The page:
The summer of COVID consular ravages
Updated: Jul 21
Time to mark my first year as a consular officer and two years in the Foreign Service! While things are going well, it’s hard not to notice all the ways in which the pandemic has affected consular work.
I don’t want to sound dramatic, but at times it felt like serving in a hardship country instead of living in DC or being posted in Europe. The daily uncertainties of where the pandemic is headed (did someone just say fourth wave?!), the partial closures, the stay-at-home orders and limited social interaction made everything more challenging than expected.
Now that summer is here we want nothing more than to climb out of the hole we’re in. Issuing record numbers of passports, birth certificates and visas is part of that. It makes for some stressful but also proud moments (138 interviews before noon, anyone?).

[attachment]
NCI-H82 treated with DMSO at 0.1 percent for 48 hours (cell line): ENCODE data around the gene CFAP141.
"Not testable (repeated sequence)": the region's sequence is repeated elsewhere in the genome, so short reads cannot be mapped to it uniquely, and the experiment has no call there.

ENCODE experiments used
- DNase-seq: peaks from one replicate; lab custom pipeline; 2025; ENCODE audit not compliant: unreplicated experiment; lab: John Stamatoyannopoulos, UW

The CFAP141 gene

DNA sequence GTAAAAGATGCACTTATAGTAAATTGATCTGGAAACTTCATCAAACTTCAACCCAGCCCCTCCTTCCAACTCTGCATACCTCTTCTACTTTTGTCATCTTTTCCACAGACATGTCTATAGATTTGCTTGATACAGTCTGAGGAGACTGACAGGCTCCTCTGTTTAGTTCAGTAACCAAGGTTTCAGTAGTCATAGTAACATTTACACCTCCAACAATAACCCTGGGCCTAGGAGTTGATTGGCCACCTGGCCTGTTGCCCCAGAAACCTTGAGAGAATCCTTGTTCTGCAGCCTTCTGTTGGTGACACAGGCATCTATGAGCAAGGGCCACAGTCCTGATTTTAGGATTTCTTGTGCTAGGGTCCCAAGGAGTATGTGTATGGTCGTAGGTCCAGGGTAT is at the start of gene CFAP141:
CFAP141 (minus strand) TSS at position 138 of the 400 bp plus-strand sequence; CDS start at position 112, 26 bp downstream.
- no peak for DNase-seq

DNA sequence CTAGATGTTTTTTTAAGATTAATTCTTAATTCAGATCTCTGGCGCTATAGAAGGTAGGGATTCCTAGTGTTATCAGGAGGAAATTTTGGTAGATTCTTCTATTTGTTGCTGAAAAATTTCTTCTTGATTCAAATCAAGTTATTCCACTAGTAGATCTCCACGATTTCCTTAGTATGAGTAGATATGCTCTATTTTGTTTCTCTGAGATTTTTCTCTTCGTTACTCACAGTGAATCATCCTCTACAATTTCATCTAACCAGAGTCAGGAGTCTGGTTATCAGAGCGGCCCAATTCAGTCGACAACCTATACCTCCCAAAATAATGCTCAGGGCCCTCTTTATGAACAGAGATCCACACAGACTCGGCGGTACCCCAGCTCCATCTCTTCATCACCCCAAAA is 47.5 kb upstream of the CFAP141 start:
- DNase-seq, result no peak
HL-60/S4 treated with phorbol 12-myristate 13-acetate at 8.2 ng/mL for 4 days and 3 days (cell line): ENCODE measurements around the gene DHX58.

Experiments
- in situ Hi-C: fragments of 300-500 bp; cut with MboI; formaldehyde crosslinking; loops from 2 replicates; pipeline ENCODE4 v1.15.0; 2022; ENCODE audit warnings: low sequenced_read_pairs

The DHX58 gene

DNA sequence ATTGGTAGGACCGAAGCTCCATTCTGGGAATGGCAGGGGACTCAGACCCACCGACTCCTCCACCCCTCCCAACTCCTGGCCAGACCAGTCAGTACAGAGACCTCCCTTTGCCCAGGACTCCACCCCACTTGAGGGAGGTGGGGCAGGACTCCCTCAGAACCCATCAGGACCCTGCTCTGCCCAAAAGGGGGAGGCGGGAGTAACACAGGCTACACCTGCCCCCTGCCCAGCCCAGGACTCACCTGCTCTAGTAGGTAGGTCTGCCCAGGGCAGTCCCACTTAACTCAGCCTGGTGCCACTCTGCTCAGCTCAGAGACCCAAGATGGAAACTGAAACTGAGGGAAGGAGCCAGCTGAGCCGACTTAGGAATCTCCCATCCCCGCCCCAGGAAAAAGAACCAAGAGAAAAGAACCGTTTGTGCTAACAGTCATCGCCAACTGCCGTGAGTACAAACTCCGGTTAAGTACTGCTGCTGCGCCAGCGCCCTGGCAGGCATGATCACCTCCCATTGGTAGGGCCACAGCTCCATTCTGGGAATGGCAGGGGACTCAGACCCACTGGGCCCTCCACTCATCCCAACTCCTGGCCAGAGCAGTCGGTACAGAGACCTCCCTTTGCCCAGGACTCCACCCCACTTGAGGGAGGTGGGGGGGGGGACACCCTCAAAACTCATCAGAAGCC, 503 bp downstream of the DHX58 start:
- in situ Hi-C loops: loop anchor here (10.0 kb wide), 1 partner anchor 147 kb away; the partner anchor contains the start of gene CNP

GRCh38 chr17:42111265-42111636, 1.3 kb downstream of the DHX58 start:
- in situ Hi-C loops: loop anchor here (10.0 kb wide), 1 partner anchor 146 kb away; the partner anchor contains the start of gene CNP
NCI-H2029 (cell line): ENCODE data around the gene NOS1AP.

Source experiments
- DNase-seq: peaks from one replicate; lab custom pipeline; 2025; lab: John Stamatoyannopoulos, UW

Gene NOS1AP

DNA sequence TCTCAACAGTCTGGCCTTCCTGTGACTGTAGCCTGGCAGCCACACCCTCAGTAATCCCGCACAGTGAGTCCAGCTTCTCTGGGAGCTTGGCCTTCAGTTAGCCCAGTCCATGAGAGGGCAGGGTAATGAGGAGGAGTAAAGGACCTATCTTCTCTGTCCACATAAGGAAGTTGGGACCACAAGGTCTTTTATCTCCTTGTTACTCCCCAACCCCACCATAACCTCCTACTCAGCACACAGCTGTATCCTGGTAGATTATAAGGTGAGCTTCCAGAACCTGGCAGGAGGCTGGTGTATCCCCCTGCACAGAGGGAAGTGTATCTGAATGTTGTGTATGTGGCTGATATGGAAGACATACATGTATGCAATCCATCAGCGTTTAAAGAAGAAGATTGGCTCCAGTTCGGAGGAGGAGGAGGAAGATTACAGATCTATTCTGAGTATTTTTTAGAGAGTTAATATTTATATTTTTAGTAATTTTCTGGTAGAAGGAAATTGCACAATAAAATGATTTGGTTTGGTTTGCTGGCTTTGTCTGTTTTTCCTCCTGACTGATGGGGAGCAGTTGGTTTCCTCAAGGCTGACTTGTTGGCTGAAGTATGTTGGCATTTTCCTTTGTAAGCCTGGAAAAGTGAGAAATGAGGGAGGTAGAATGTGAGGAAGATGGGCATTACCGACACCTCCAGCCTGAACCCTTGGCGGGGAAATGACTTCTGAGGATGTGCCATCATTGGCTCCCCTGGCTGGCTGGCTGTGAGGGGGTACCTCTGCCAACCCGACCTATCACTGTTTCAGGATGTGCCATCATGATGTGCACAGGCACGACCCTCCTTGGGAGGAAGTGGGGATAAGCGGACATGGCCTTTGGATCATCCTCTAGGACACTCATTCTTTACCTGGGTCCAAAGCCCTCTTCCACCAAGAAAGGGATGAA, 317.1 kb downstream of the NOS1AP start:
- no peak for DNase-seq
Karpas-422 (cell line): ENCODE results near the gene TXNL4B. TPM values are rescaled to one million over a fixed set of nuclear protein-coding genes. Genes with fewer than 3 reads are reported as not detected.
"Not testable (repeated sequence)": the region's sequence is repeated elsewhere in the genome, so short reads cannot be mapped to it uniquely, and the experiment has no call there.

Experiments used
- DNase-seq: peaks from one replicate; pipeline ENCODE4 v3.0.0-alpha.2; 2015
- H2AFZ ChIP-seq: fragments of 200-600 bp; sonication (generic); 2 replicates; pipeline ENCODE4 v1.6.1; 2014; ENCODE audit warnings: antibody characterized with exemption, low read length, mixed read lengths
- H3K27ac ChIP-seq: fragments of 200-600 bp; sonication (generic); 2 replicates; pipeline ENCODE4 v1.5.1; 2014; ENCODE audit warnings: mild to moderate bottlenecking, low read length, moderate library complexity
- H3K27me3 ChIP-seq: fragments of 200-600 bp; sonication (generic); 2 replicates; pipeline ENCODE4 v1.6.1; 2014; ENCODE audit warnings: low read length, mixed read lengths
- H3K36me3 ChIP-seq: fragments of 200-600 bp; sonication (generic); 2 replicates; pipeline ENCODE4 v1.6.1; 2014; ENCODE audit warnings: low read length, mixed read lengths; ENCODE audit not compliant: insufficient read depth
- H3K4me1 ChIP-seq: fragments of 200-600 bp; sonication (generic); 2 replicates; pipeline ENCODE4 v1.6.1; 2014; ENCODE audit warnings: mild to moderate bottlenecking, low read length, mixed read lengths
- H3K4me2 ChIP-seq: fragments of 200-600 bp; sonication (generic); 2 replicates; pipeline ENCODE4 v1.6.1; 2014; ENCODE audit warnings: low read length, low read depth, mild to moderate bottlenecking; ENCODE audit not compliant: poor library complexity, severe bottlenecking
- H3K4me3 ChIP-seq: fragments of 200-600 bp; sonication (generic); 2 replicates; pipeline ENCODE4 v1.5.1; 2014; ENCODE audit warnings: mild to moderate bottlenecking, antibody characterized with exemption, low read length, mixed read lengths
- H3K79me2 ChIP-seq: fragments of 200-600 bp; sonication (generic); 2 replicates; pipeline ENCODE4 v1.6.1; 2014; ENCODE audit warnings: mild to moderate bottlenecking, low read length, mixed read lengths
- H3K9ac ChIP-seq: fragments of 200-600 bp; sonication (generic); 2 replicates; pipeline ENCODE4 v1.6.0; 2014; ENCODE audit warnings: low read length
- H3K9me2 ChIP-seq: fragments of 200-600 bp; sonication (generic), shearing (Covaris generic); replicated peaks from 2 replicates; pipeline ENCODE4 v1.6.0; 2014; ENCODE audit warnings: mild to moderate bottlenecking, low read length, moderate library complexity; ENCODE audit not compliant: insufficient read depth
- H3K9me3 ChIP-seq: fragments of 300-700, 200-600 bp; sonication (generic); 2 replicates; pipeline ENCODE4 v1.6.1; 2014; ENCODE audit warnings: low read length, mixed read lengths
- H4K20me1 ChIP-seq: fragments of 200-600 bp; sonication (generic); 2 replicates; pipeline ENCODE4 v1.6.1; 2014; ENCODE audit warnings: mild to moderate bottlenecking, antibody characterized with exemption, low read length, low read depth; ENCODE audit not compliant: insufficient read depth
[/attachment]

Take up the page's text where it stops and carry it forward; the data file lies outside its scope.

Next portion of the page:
There is more work, fewer funds, and fewer people in the office because we can’t hire anyone. It’s a feeling that makes some hyper efficient, inventing better procedures or writing new software, while causing others a Bunch of Stress. Personally I like a challenge so I’m staying upbeat and just do the work.
Most of the time my optimism about how we handled the COVID situation prevails (isn’t it great we suddenly know how to do telework?) while other times I’m sad that I’m eating another lunch “al desco” because I can’t relax and everything feels urgent all the time.
It’s going to be an interesting summer. Will we open up and lose the travel restrictions to the US, or are we staying in this unusual crisis mode for the time being?
And what is the bidding process going to look like this summer when Consular Affairs may not be able to fund many consular positions overseas? To have more opportunities I’m going to re-test in Spanish for which I just began studying, just to keep things simple :)